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By ALEXIS HOOI and ZHAO RUIXUE in Yantai, Shandong | China Daily World | Updated: 2021-11-24 09:42

A staff member (right) and a student from Food and Wine College at Ningxia University taste wine at a castle in the eastern foothills of the Helan Mountains in Ningxia Hui Autonomous Region in July. Taking advantage of employment opportunities in the area, the college has provided qualified winemaking graduates for wineries in recent years. [Photo/Xinhua]

Editor’s Note: The implementation of the China-EU Geographical Indications Agreement is expected to expand the scope of quality products on both sides. This series examines commodities ready to enter east-west markets.

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On a hilly expanse of farmland near the coast of east China’s Shandong Province, Wan Qiuhua earned enough from his crops to buy his only son an apartment and a car, giving him the opportunity to get married and live a comfortable life.

Most farmers in the area believe that the land in Zhuqiao County, Yantai is not fertile enough to support current crops. But Wan cultivated a crop perfectly suited to local conditions: grapes.

“This year, we made 100,000 yuan ($ 15,660) by planting wine grapes,” said Wan, 53, adding that the income was much higher than the corn, wheat and peanuts they received. were cultivating ten years ago. “Before, we could hardly make ends meet on the hilly terrain, but our lives are improving now,” she said.

Wan and her husband have been farming a 10-hectare plot since 2013. They are among 30 farming families who have entered into a land management agreement with Changyu Wine Group, China’s leading wine producer, to grow grapes.

“Hills may not be suitable for most crops, but they are good for wine grapes,” said Yang Yachao, an experienced winemaker from Changyu, a graduate of the College of Oenology at the University of Agriculture. and Northwestern forestry.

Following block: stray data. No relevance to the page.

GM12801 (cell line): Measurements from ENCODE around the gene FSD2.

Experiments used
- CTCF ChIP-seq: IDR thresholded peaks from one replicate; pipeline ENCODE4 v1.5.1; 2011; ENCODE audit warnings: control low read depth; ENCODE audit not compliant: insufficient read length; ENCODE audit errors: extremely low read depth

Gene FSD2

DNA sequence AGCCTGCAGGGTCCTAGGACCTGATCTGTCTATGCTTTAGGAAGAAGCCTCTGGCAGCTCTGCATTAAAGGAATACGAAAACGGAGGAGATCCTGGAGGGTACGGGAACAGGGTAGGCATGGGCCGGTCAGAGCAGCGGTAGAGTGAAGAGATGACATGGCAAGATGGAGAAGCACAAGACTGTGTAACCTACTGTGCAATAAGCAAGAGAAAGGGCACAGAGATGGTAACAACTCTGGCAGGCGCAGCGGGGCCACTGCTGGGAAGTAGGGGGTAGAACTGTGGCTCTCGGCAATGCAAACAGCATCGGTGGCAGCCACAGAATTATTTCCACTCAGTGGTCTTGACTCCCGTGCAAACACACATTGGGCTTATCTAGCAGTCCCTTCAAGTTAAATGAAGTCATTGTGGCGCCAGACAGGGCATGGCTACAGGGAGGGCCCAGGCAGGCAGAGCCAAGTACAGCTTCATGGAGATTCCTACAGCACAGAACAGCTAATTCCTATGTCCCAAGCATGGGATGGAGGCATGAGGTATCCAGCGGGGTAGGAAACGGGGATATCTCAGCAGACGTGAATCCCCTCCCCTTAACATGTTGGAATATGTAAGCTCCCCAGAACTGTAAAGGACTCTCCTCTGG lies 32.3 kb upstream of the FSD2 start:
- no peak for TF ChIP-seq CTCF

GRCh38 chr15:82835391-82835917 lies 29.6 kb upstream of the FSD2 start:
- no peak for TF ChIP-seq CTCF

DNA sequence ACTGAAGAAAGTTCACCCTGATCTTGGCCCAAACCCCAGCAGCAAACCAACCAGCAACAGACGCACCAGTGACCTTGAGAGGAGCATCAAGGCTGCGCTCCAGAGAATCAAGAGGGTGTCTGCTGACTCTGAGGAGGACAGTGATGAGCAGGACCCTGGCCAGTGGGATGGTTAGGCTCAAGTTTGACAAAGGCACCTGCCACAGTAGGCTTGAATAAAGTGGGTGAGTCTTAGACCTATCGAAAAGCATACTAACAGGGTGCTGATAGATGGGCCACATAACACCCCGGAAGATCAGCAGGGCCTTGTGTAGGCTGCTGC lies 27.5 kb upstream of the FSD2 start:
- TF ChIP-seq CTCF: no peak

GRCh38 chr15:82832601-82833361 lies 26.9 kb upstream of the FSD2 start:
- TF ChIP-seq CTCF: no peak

In 2012, Yang helped lead the development of Zhuqiao’s main grape growing base, which provides employment for 600 rural residents who each earn 10,000 yuan a year from this work.

Yang also organizes regular training sessions for farmers with his colleagues. “We teach them standard cultivation techniques and train them in the details of growing the vine through its different stages to ensure the highest quality of grapes,” he said.

Yantai is the birthplace and hub of modern Chinese winemaking. Changyu began in 1892, when overseas Chinese industrialist Zhang Bishi invested in the latest wine technologies to harness the region’s climatic and geographic advantages. The region has an annual sunshine of more than 2,600 hours, an annual rainfall of 525 millimeters, an average annual temperature of 13 ° C and a soil with a high gravel content. Ocean breezes blowing over the hills also contribute to the production of coveted coastal wines.

The city has grown to have a wine-growing area of ​​19,000 hectares, which involves at least 203 large companies. There are 12 top winemakers, and last year they produced a total of 71,300 kiloliters of wine, or nearly a fifth of the country’s wine production. Major winemakers harvested about 1.95 billion yuan last year, and 10 wine business groups have annual sales of over 100 million yuan each, according to the Yantai Bureau of Statistics.

The city also has more than 500 wine-related businesses, ranging from agricultural machinery companies to bottle makers and cultural tourism operators. Its wines have won more than 500 industry awards around the world, and Yantai wines last year had a calculated brand value of 85.2 billion yuan, the office said.